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I admit being none too happy when I saw the little car with Indiana tags and trailer behind it clogging up the area in front of the gas pumps.
It was Sunday, I was late getting stuff home for dinner and nearly out of gas, but the cheap thrill of pumping marginally cheaper gas suckered me in, and into the chaos I drove.
By the time I maneuvered my way to a pump, uttered a silent cuss at not being able to save 3 cents for the lack of a shopping card and eventually pumped my fill, what was happening was obvious: the little car pulling the trailer was dead and the couple driving it were in a pickle.
A moment of honesty, if you will. I'm a charter member of a loosely organized group I like to call the Reluctant Good-Deed Doers Club, a collection of like-mind people eager to do the right thing while silently figuring that the person in need will gracefully decline. When that happens, it frees me to be on my way, one hand on the wheel, the other doing a reach around to pat myself on the back for being such a good person.
There's another group out there, though, the one I call the Real Good-Deed Doers. They are people who give themselves a reach around only after they've actually helped someone in need by performing an actual deed. Without them we Reluctants might actually have our offers accepted. Then where would we be?
You'll meet one of the Reals in a moment.
By now a tow truck had arrived and was willing to haul the couple's car to a repair shop. The trailer - a low-slung model stuffed full of lawn mowers and toolboxes - was not part of the deal. The trailer, said the driver who hailed from Baghdad (the one in Kentucky), would have to remain where it was. Sorry, Charlie.
Because I didn't have any ice cream melting on the seat of my pickup truck, I walked over to see what, if any, help I could provide.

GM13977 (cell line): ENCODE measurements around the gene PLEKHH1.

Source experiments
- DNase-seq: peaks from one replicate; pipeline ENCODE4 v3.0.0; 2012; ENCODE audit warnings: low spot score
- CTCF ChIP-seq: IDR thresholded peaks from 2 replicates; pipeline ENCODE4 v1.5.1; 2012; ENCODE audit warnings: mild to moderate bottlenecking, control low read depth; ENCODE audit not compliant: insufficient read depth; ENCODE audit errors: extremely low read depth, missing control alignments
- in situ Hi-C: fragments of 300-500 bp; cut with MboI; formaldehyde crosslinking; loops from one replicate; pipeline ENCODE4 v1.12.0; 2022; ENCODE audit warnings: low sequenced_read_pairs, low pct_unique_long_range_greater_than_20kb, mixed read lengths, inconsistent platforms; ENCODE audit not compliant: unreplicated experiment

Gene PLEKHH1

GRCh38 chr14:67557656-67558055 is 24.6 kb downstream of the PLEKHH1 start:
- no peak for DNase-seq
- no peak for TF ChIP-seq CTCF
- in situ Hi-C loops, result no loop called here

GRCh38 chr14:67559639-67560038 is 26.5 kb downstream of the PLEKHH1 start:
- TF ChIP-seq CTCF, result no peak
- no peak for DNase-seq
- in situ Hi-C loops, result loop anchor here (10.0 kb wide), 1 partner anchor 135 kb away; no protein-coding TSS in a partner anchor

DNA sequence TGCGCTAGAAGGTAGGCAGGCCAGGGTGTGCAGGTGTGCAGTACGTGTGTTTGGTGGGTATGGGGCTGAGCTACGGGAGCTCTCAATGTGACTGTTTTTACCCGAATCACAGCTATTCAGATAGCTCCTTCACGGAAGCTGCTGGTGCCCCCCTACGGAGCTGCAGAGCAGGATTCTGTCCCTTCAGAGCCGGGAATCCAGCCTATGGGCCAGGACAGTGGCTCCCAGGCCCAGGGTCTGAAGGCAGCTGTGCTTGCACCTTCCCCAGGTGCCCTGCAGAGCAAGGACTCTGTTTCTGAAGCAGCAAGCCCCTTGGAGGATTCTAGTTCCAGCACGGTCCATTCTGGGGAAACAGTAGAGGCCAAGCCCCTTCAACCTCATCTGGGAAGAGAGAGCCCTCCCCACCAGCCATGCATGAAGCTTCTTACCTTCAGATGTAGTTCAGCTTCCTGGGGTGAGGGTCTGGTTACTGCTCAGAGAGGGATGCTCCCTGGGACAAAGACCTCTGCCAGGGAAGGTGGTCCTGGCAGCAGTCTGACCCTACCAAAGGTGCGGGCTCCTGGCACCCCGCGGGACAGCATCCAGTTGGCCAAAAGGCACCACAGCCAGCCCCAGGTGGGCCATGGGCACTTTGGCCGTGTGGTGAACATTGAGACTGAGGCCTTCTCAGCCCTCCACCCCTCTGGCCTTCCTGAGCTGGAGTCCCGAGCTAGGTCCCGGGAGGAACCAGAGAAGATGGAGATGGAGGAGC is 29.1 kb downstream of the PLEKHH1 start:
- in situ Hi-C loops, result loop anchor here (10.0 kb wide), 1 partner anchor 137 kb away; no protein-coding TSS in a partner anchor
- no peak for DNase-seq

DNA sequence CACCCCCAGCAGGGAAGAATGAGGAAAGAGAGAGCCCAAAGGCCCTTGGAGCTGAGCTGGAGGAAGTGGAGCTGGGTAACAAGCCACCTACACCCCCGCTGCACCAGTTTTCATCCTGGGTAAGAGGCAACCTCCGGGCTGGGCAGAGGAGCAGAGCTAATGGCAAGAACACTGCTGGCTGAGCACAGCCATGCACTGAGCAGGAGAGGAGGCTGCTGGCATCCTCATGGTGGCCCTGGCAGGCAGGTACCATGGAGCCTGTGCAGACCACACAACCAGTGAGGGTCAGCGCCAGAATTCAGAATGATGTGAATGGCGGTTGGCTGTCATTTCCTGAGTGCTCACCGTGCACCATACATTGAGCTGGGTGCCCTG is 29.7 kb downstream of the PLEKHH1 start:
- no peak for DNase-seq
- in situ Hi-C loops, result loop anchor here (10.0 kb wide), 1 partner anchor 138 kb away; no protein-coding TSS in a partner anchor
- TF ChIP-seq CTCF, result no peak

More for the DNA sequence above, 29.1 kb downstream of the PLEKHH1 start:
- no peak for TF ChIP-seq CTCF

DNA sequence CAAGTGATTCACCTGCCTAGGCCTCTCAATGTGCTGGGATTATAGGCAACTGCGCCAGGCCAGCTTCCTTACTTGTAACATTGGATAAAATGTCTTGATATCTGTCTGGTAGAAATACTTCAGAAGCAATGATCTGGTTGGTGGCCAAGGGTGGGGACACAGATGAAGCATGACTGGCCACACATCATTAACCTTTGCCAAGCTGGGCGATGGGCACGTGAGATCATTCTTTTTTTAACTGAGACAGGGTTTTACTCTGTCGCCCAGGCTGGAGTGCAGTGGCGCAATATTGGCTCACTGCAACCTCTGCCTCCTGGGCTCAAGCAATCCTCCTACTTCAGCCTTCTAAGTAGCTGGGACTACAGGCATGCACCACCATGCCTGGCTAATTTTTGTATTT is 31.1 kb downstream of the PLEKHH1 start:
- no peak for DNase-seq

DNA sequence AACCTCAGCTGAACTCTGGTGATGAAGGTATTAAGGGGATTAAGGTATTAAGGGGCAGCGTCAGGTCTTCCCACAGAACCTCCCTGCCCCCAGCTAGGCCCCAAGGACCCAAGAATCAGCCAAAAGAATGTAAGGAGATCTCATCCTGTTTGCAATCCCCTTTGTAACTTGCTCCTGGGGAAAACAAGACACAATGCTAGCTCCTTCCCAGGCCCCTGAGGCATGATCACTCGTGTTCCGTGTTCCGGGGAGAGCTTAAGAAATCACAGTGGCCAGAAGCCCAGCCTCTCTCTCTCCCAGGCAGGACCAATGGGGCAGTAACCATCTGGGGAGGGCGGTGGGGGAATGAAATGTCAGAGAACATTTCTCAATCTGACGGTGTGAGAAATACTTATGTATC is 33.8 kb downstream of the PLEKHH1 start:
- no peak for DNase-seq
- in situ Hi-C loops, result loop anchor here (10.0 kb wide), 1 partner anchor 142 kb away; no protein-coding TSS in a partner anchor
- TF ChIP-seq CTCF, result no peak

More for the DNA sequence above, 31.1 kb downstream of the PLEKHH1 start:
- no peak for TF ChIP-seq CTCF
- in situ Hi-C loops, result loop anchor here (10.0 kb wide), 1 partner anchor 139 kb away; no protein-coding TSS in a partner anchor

The man, an older, affable fellow, explained his situation and wanted nothing more from me than the name of a reputable repair shop to which he could have his car towed and if I knew the location of a hotel.
Perfect. A couple of answers and off I could drive, giving myself that well-deserved reach around.
Problem solved, right? Wrong. Sitting there like a blister on life's thumb was his trailer. If left unattended for the night, it would almost certainly fall victim to another group I call the Bad-Deed Doers. By sundown it would find a home behind someone's pickup and be merrily on its way to destinations unknown.
"Tell you what," I said. "How about you and I hook up the trailer to my truck. We'll take it over to my house and I'll drive you back to the hotel. Then in the morning when your car's fixed, you can go to my house, get your trailer and be on your way."
The Reluctant Good-Deed Doer in me had a brief glimmer of hope when I realized that my 1 7/8-inch ball wasn't a match for his 2-inch hitch, but he assured me that if I drove slow, it wouldn't be a problem.
Resigned to the fact that I was now in danger of losing my charter membership by being Real, I backed up, hooked up and prepared to leave.
But as is often the case, a Real let me off the hook.
Jim Marquardt of A&J Tire and Service Center walked over and took over. He said if they wanted to have their car towed to his shop, he'd call his son, see if he could fix it that night and allow the Indianans to be on their way.
As for the trailer, I was welcome to haul it to the his shop and back it into one of the service bays for the night, keeping it away from the Bads on the odd chance that the car repair couldn't be done until morning.
When I arrived, the service bays were open and Jim had things well under control. Heck, to save me from being exposed as one who is lousy at backing up with a trailer, he even grabbed my wheel and deposited the trailer in a service bay, no questions asked.
Freed at last to resume my selfish existence, I accepted the couple's thanks and turned down their offer of payment.
Jim, however, kept piling on, offering them a night in the large camper behind his shop if the car had to wait until morning. For all I know, Real Jim probably took them out for supper and then had them in for a game of pinochle while his son fixed their car. (Note: After I wrote this column, the letter to the editor on this page arrived in my e-mail and I learned just how hospitable Jim and his wife were, which didn't come as much of a surprise.)
On my way home, I started to give myself a reach around but couldn't. Although I'd acted like a Real for only a few moments, the feeling it gave me was considerably better, and one that a fellow could get used to.
Maddening as they can be, perhaps the Reals are on to something. Perhaps their way is the better way, and we Reluctants should disband and join them in their quest to help our fellow man and actually mean it.
Who knows? If Reluctants can become Reals, maybe Bads can become Reluctants and we can all live happily ever after.
Maybe that's what the young people mean when they say they are "keeping it real."